In November 2016, a very concerning report — Glyphosate: Unsafe On Any Plate — was released by The Detox Project and Food Democracy Now!, raising the alarm of the high levels of glyphosate in the US food supply and the (deliberate?) low levels of awareness of its associated health risks.
Soon after its release, we brought Dave Murphy, executive director of Food Democracy Now!, on the podcast to explain the explosive findings within this report on the world’s most-used herbicide (more commonly known by its retail brand: Roundup). We asked: Are we being poisoned in the pursuit of profit?
As happened in past decades with the alcohol and tobacco industries, the glyphosate report added compelling evidence that profits have indeed taken a priority over consumer safety in our food production system — and as public health concerns mounted, Big Ag started circling its wagons and attacking the questioners rather than embracing open scrutiny.
But last month, the tables turned. In a landmark upset ruling, Monsanto’s Roundup weedkiller was ruled to be carcinogenic, and the company’s attempt to hide this fact from consumers made it guilty of acting “with malice or oppression”. Monsanto’s new parent company Bayer was ordered to pay the plaintiff, a former school groundskeeper now dying of non-Hodgkin’s lymphoma, $289 million in damages.
Will this court ruling restrict the use of glyphosate going forward? Or will it be de-fanged upon appeal? What else has been learned about the health impacts of glyphosate in our food since the 2016 report? What is the latest science telling us?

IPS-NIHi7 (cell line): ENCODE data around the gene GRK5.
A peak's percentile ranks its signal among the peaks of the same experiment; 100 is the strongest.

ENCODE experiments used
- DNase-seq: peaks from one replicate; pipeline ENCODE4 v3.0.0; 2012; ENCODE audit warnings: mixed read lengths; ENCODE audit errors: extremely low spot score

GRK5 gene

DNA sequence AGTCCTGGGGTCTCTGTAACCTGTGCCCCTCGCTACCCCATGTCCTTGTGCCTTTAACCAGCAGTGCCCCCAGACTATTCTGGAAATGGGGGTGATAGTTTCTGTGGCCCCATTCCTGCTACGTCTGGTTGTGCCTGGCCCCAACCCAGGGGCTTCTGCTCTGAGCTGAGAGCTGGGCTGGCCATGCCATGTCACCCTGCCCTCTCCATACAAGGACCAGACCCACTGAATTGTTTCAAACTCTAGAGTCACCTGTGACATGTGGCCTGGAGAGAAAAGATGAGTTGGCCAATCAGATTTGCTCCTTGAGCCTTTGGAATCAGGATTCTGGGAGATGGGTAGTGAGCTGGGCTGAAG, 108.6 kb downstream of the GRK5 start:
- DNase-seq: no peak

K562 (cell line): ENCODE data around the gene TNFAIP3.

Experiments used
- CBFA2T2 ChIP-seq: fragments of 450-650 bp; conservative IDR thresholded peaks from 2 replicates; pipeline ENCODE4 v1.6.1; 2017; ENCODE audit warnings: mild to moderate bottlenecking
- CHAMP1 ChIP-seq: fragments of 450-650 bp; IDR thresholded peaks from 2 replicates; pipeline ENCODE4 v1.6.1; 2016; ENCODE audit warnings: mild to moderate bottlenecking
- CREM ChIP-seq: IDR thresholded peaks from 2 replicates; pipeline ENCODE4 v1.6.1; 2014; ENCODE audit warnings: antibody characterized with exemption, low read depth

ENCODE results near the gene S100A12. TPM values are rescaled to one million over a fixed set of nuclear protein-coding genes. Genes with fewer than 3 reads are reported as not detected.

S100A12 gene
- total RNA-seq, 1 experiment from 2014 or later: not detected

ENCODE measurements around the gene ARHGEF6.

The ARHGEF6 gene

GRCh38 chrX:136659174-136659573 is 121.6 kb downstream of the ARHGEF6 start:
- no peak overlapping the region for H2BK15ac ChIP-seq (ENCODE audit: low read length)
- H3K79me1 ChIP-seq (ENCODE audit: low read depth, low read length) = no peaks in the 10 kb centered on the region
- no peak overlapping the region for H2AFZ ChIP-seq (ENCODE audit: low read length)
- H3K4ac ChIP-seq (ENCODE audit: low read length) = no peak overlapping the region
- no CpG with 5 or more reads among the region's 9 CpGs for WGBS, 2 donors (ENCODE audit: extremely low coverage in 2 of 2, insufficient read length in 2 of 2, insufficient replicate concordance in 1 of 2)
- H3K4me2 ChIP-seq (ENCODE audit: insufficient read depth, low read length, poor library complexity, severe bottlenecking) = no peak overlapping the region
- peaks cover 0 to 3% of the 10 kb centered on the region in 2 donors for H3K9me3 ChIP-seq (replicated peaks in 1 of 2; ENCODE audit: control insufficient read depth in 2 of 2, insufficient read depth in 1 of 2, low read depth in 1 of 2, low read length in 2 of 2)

To address these important questions and more, we welcome Dave Murphy back on the program.
When I look at the damages that glyphosate does to the human gut biome, I ask folks: What’s worse: cancer or the destruction of your immune system?
There’s eighteen to twenty million people in America that have gluten intolerance. And really, they’re not gluten intolerant. What they’re intolerant to is the pesticide glyphosate that’s sprayed on wheat, oat and barley as a pre-harvest dessicating agent. Scientists have studied the gut microbiome – your stomach is your second brain. There’s a gut-brain axis, and glyphosate really significantly disrupts the microbiome in humans just like it disrupts the microbiome of the soil.
So the ironic thing is while farmers are spraying Roundup on their fields to kill weeds, they’re actually destroying their soil fertility over the long term. Scientists in the Midwest that have shown that Roundup and glyphosate are linked to serious crop diseases like sudden death syndrome in soybeans and also Goss’s wilt corn which can lead to a 40-70% loss of those farmers’ crops when it becomes widespread. The thing is, if it destroys the microbiome in the soil and it impacts those crops’ health, it’s also impacting the human gut microbiome of the folks who eat those crops.
A number of studies have come out since we last talked in 2016. One is by the Ramazzini Institute, which is a fairly famous cancer review agency in Italy. They just came out with a study linking EMFs in cell phone radiation to changes in human genes and being harmful to humans. Last fall they came out with a thirteen-week preliminary study that showed that in pregnant rats fed glyphosate, their rat pups’ microbiome is disrupted while they’re in the womb. For any mother whp’s pregnant right now or who’s eating food that’s not organic, that should be very concerning.
And that corresponds to a study that was published last year in Indiana where the scientists did a cohort review of a hundred pregnant women in Indiana. They found that women who had the highest levels of glyphosate in their urine also had the worst birth outcomes. So that means they had still-births, miscarriages, and low birth weights. And when we interviewed one of the doctors who had been part of that study, he was absolutely flabbergasted that the U.S. government is allowing this chemical to be used in such a widespread way that endangers human health.
Click the play button below to listen to Chris’ interview with Dave Murphy (45m:03s).
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